The Other within Us: Feminist Explorations of Women and Aging

By Marilyn Pearsall | Go to book overview

10
ADULT DAUGHTERS
AND CARE FOR
THE ELDERLY

Emily K. Abel

Women seem able to five for years without companions . . . but an old man is more fragile. If he has a wife of his own age, he is very lucky; having a daughter is the next best thing, but any woman in the house is better than none if she can cook and make beds.

-- Malcolm Cowley, "Being Old Old"

The topic of parent care recently has captured the attention of the mass media. Within one month in the spring of 1985, for example, Newsweek devoted a cover story to the emotional and financial toll of caring for aging parents, 1 PBS sponsored a special program on Frontline entitled, "What About Mom and Dad?" 2 and Ellen Goodman wrote a syndicated column about replacing the burdens of childcare with those of parental care. 3

A dramatic demographic shift amply justifies the concern bestowed on this issue. The elderly represented just 4 percent of the population in 1900 but grew to 11 percent in 1980. By the year 2030, it is projected, those over the age of sixtyfive will constitute almost one-quarter of the total population. 4 The rate of increase of the very old, who are most at risk of sickness and dependency, is particularly striking. Although the population aged sixty-five and over is expected to rise by 28 percent during the next twenty years, those over the age of seventyfive are expected to increase by 53 percent and those over eighty-five by a star

-135-

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The Other within Us: Feminist Explorations of Women and Aging
Table of contents

Table of contents

  • Title Page iii
  • Contents vii
  • Introduction 1
  • Notes 16
  • Part One - Situating 17
  • 1 - The Double Standard of Aging 19
  • 2 - Portnoy's Mother's Complaints 25
  • 3 - The Plight of Older Black Women 37
  • References 41
  • 4 - The Feminization of Poverty Among the Elderly 43
  • Notes 54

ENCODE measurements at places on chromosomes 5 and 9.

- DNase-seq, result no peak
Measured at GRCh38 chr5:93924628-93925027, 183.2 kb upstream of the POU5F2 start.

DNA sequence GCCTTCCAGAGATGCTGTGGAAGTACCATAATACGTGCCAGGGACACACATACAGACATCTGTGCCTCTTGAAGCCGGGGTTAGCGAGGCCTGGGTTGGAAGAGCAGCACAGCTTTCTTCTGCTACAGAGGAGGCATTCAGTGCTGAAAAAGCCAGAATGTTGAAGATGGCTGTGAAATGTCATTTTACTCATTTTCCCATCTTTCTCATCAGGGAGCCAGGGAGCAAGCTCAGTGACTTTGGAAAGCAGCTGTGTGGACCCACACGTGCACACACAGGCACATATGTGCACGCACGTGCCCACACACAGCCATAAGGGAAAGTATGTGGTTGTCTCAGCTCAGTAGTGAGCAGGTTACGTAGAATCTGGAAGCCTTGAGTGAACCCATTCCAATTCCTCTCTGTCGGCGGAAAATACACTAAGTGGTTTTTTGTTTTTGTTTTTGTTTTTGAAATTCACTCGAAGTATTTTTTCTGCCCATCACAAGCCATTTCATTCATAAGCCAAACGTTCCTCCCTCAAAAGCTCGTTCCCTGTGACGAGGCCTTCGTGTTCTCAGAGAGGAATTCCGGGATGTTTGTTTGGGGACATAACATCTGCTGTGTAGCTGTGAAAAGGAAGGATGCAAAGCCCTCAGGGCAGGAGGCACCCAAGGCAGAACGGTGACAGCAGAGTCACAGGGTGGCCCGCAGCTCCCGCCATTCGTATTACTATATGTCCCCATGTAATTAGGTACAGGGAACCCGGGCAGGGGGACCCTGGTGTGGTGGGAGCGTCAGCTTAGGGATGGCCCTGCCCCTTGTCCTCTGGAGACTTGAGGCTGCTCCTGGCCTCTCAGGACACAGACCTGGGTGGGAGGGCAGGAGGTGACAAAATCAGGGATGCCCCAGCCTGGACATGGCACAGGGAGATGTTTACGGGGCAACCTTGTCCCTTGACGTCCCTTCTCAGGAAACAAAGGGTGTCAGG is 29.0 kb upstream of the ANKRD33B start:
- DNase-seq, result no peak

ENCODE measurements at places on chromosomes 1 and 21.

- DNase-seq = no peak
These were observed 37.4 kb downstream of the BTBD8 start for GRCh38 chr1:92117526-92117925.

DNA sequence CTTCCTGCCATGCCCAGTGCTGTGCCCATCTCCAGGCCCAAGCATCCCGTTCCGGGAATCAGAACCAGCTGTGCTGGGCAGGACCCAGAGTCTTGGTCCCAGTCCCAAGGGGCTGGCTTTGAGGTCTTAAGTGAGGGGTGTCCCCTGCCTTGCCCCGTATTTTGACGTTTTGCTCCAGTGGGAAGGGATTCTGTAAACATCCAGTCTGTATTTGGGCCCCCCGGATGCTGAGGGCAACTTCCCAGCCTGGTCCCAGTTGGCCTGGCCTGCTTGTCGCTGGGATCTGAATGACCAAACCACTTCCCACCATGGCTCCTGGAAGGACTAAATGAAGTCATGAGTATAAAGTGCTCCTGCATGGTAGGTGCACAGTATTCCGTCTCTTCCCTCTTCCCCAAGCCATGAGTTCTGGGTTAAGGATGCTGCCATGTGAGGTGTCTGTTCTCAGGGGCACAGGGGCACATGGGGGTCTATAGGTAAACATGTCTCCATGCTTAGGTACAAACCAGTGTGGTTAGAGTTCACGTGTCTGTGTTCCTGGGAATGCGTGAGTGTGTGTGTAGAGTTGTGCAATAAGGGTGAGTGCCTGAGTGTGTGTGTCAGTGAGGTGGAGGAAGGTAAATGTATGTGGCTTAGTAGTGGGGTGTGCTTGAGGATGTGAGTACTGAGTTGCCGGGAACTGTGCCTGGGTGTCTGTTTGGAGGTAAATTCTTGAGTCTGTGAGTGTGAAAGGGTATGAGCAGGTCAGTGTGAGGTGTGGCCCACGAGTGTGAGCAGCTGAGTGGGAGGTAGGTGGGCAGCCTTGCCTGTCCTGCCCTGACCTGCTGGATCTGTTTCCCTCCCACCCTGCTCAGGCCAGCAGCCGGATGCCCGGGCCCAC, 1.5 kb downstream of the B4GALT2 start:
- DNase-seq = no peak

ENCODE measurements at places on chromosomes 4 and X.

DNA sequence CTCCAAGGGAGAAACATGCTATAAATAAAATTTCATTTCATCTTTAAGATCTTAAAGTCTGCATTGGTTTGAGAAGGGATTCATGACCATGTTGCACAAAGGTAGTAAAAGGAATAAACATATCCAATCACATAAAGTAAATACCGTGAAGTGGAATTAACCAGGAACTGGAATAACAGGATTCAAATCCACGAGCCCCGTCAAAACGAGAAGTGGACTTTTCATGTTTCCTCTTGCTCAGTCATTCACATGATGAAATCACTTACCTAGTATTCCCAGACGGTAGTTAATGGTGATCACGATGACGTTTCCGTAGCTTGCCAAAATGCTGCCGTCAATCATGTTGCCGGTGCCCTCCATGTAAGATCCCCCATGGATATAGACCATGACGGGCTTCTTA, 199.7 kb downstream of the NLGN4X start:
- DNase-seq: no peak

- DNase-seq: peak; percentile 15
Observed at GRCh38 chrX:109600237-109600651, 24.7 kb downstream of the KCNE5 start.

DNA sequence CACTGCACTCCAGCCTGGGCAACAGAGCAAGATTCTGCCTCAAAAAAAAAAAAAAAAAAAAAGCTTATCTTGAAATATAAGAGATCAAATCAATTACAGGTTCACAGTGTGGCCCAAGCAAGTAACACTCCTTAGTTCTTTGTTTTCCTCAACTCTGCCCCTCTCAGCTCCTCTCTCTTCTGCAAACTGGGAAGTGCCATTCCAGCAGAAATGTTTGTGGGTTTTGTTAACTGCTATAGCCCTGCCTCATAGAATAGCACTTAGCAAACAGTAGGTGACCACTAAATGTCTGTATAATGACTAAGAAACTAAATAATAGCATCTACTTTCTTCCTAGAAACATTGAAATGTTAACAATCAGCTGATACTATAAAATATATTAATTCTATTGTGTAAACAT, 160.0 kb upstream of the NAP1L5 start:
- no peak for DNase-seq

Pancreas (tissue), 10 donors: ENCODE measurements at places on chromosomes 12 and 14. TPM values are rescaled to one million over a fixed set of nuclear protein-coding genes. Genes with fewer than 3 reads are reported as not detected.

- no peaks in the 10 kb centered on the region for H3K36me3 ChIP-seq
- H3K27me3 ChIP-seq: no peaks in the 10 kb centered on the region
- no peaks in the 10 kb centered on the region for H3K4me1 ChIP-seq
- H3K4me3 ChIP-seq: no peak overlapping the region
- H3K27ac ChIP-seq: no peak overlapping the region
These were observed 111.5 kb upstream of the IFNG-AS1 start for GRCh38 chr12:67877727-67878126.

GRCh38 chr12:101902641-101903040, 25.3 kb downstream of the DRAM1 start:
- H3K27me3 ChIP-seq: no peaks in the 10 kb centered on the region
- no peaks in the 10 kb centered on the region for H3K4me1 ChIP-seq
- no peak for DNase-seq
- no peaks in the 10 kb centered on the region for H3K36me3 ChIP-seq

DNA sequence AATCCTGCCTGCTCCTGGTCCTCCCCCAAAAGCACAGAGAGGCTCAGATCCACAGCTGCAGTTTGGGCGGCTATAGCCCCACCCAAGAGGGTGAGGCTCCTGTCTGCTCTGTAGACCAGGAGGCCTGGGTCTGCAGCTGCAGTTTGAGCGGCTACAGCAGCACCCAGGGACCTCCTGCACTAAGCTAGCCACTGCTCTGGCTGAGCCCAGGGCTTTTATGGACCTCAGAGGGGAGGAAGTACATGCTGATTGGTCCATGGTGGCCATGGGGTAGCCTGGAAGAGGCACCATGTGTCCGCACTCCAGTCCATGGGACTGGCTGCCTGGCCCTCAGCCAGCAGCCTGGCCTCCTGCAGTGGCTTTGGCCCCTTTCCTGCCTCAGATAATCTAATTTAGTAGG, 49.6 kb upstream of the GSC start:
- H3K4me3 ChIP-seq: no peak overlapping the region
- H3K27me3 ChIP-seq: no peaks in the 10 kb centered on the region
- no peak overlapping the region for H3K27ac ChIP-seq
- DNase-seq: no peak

• 5 - Older Women in the City 57
  • Notes 68
  • Part Two - Problematizing 71
  • 6 Friends or Foes - Gerontological and Feminist Theory 73
  • Notes 91
  • References 91
  • 7 Heresy in the Female Body - The Rhetorics of Menopause 95
  • Notes 110
  • References 110
  • 8 Gender, Race, and Class - Beyond the Feminization of Poverty in Later Life 113
  • Notes 119
  • References 119
  • 9 - The View from Over the Hill 121
  • Notes 134
  • 10 - Adult Daughters and Care for the Elderly 135
  • Notes 146
  • 11 What Setting Limits May Mean - A Feminist Critique of Danielcallahan's Setting Limits 151
  • Notes 158
  • References 159
  • Part Three - Representing 161
  • 12 Sunset Boulevard - Fading Stars 163
  • Notes 175
  • 13 - Remembering Our Foremothers Older Black Women, Politics of Age, Politics of Survival as Embodied in the Novels of Toni Morrison 177
  • Notes 193
  • 14 Visible Difference - Women Artists and Aging 197
  • Notes 214
  • 15 - Time Will Tell 221
  • Part Four - Privileging 227
  • 16 - Toward Another Dimension . . . 229
  • 17 - Indian Summer 233
  • 18 - In the Heat of Shadow 239
  • 19 - Mirror of Strength Portrait of Two Chilean Arpilleristas 243
  • 20 - The Space Crone 249
  • 21 - Serenity and Power 253
  • Notes 273
  • Credits 275
  • About the Book and Editor 277
  • About the Contributors 279
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